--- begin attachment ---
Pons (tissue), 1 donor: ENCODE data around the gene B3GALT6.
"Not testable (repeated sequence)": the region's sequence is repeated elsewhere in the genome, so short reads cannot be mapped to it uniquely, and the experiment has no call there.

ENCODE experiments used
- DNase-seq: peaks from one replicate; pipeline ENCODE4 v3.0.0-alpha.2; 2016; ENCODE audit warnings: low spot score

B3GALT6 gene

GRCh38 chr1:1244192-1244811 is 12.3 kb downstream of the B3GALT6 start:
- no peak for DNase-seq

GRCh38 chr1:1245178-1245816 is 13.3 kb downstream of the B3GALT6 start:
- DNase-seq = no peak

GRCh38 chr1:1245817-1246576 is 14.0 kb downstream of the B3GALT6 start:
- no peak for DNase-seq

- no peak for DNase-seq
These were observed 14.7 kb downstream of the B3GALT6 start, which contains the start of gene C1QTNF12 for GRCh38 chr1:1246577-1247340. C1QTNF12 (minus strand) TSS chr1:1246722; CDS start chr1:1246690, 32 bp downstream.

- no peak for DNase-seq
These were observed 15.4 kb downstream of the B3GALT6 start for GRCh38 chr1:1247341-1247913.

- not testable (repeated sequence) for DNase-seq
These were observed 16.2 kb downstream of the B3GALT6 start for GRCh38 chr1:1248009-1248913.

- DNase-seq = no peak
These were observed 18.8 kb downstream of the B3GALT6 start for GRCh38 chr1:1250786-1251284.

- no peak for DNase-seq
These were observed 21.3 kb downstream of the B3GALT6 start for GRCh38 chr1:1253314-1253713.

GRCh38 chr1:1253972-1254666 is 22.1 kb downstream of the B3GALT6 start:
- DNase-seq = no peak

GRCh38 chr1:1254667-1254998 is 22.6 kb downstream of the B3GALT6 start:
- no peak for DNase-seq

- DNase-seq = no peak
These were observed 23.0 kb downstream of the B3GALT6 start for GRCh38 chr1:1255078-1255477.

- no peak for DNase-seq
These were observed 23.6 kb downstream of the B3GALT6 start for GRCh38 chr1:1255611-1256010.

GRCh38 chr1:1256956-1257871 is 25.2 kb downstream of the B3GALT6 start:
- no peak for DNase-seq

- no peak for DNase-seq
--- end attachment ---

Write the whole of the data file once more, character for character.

Pons (tissue), 1 donor: ENCODE data around the gene B3GALT6.
"Not testable (repeated sequence)": the region's sequence is repeated elsewhere in the genome, so short reads cannot be mapped to it uniquely, and the experiment has no call there.

ENCODE experiments used
- DNase-seq: peaks from one replicate; pipeline ENCODE4 v3.0.0-alpha.2; 2016; ENCODE audit warnings: low spot score

B3GALT6 gene

GRCh38 chr1:1244192-1244811 is 12.3 kb downstream of the B3GALT6 start:
- no peak for DNase-seq

GRCh38 chr1:1245178-1245816 is 13.3 kb downstream of the B3GALT6 start:
- DNase-seq = no peak

GRCh38 chr1:1245817-1246576 is 14.0 kb downstream of the B3GALT6 start:
- no peak for DNase-seq

- no peak for DNase-seq
These were observed 14.7 kb downstream of the B3GALT6 start, which contains the start of gene C1QTNF12 for GRCh38 chr1:1246577-1247340. C1QTNF12 (minus strand) TSS chr1:1246722; CDS start chr1:1246690, 32 bp downstream.

- no peak for DNase-seq
These were observed 15.4 kb downstream of the B3GALT6 start for GRCh38 chr1:1247341-1247913.

- not testable (repeated sequence) for DNase-seq
These were observed 16.2 kb downstream of the B3GALT6 start for GRCh38 chr1:1248009-1248913.

- DNase-seq = no peak
These were observed 18.8 kb downstream of the B3GALT6 start for GRCh38 chr1:1250786-1251284.

- no peak for DNase-seq
These were observed 21.3 kb downstream of the B3GALT6 start for GRCh38 chr1:1253314-1253713.

GRCh38 chr1:1253972-1254666 is 22.1 kb downstream of the B3GALT6 start:
- DNase-seq = no peak

GRCh38 chr1:1254667-1254998 is 22.6 kb downstream of the B3GALT6 start:
- no peak for DNase-seq

- DNase-seq = no peak
These were observed 23.0 kb downstream of the B3GALT6 start for GRCh38 chr1:1255078-1255477.

- no peak for DNase-seq
These were observed 23.6 kb downstream of the B3GALT6 start for GRCh38 chr1:1255611-1256010.

GRCh38 chr1:1256956-1257871 is 25.2 kb downstream of the B3GALT6 start:
- no peak for DNase-seq

- no peak for DNase-seq